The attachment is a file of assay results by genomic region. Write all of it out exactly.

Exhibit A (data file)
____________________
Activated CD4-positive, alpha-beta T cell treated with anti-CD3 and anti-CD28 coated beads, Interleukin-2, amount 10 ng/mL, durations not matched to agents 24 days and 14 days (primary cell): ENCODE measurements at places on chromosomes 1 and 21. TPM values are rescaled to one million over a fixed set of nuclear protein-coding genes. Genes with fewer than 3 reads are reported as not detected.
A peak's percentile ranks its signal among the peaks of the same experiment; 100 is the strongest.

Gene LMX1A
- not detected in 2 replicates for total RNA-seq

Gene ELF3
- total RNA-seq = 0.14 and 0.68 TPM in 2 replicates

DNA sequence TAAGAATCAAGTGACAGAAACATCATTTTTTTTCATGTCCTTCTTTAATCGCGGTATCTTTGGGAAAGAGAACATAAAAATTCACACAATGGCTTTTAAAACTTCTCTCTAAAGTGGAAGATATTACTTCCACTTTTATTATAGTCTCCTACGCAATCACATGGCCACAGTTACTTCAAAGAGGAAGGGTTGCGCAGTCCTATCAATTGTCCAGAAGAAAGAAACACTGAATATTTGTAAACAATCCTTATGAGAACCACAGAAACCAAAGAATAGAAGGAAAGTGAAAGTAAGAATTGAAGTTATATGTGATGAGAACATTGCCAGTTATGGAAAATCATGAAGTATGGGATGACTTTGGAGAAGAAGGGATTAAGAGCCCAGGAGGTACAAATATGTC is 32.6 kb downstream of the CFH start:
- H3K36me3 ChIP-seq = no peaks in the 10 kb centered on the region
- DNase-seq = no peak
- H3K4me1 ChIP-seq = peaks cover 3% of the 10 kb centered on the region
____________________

Activated CD4-positive, alpha-beta T cell treated with anti-CD3 and anti-CD28 coated beads, Interleukin-2, amount 10 ng/mL, durations not matched to agents 24 days and 14 days (primary cell): ENCODE measurements at places on chromosomes 1 and 21. TPM values are rescaled to one million over a fixed set of nuclear protein-coding genes. Genes with fewer than 3 reads are reported as not detected.
A peak's percentile ranks its signal among the peaks of the same experiment; 100 is the strongest.

Gene LMX1A
- not detected in 2 replicates for total RNA-seq

Gene ELF3
- total RNA-seq = 0.14 and 0.68 TPM in 2 replicates

DNA sequence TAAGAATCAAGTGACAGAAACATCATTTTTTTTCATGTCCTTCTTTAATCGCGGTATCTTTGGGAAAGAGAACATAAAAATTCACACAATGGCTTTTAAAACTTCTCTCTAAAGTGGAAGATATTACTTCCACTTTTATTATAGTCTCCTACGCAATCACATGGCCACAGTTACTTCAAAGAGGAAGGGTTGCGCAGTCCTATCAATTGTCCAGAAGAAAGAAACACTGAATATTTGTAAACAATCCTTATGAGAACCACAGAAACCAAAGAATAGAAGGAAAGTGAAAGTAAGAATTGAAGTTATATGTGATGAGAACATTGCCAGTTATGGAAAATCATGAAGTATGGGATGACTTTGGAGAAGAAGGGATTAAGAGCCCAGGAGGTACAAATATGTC is 32.6 kb downstream of the CFH start:
- H3K36me3 ChIP-seq = no peaks in the 10 kb centered on the region
- DNase-seq = no peak
- H3K4me1 ChIP-seq = peaks cover 3% of the 10 kb centered on the region